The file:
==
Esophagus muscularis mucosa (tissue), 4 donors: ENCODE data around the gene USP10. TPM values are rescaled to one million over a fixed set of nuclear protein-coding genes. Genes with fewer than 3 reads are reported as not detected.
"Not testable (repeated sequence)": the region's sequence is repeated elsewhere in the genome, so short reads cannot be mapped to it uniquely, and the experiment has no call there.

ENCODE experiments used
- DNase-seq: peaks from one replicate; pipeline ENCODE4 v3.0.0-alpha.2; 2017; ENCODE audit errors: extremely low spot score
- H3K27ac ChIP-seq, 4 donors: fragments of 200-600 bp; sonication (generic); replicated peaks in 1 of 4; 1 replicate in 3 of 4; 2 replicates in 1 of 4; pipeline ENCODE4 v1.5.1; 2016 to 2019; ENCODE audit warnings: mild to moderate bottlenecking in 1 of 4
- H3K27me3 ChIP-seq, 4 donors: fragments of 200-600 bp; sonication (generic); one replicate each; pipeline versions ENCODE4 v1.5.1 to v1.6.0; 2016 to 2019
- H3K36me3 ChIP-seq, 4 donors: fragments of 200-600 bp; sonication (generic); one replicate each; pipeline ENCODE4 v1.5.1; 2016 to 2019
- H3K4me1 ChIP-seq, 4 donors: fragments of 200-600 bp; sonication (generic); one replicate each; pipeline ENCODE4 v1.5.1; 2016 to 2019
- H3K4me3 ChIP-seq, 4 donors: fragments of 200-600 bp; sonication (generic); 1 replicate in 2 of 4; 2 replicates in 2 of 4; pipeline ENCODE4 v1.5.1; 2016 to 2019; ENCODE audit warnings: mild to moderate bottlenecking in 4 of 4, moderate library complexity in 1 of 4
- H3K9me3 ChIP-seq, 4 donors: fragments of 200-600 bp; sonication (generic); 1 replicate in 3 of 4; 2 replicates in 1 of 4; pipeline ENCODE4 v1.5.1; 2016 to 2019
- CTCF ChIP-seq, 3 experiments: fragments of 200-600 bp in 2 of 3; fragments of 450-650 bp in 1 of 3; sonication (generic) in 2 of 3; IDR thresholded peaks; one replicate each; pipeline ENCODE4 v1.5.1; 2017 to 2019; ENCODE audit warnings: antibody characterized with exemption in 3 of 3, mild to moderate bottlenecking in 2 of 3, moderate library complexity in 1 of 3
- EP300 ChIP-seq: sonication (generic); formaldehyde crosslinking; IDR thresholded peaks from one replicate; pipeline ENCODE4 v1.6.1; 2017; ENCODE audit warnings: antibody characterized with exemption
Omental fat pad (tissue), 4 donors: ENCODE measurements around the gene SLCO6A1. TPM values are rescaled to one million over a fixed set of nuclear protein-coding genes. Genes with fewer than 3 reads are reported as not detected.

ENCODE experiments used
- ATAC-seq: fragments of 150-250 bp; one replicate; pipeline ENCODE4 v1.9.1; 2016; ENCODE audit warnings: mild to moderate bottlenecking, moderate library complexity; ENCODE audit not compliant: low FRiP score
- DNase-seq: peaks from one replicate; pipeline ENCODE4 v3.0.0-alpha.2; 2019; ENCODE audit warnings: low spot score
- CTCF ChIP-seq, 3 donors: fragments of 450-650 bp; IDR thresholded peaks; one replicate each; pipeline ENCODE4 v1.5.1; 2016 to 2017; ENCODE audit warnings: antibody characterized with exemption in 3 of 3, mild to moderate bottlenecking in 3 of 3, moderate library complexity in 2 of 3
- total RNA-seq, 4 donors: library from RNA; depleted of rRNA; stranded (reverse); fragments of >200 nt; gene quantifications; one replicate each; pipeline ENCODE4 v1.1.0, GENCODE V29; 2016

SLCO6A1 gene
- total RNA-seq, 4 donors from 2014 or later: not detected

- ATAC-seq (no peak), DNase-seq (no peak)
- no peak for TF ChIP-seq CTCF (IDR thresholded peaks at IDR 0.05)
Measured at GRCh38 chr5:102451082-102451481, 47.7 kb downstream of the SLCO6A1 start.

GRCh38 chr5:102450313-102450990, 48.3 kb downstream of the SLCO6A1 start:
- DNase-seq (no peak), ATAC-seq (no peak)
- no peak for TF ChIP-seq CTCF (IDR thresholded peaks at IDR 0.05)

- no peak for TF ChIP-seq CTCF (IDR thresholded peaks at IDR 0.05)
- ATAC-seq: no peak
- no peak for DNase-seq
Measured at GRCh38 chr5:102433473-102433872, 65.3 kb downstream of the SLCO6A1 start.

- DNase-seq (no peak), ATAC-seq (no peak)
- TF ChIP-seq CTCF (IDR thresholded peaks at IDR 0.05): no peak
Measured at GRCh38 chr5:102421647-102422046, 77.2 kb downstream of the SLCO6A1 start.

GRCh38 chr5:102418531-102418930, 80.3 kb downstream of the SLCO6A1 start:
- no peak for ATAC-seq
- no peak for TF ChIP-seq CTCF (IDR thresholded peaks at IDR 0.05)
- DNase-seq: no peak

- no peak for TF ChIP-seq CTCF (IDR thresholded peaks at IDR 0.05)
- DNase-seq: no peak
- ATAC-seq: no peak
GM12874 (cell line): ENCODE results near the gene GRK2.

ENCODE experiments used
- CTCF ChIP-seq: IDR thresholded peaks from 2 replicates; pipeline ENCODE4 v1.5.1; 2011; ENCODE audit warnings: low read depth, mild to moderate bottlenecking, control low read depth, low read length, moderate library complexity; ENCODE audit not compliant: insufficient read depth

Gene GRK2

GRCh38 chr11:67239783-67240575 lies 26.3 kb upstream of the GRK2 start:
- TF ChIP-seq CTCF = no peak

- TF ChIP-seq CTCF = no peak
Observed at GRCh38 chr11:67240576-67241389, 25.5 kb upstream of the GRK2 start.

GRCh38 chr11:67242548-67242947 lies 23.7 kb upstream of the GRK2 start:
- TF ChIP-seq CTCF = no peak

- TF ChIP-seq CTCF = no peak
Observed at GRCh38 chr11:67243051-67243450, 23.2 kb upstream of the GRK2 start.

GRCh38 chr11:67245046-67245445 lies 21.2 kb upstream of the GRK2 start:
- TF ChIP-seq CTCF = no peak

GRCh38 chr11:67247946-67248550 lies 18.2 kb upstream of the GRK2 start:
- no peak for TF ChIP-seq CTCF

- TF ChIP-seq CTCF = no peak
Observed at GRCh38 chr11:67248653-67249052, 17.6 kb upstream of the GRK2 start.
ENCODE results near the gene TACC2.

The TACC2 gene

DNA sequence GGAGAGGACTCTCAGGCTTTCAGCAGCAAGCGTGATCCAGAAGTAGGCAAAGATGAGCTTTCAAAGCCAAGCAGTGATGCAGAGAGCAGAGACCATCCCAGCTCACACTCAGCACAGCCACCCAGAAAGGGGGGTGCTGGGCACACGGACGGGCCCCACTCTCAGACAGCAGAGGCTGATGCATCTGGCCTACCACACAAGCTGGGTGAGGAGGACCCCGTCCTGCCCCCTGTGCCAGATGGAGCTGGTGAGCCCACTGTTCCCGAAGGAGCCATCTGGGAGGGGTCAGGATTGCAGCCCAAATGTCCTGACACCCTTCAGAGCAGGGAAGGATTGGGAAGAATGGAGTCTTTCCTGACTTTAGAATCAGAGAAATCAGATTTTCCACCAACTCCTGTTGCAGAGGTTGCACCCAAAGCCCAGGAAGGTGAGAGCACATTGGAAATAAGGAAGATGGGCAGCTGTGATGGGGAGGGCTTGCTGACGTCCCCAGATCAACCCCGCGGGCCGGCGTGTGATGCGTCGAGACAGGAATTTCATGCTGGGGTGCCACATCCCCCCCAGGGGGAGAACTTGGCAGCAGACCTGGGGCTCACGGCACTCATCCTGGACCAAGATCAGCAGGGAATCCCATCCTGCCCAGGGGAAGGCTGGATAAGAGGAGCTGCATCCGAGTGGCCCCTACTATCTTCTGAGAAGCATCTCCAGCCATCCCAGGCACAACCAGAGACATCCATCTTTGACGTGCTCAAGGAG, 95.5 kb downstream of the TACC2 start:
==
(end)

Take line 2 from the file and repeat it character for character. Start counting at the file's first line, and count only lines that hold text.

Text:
"Not testable (repeated sequence)": the region's sequence is repeated elsewhere in the genome, so short reads cannot be mapped to it uniquely, and the experiment has no call there.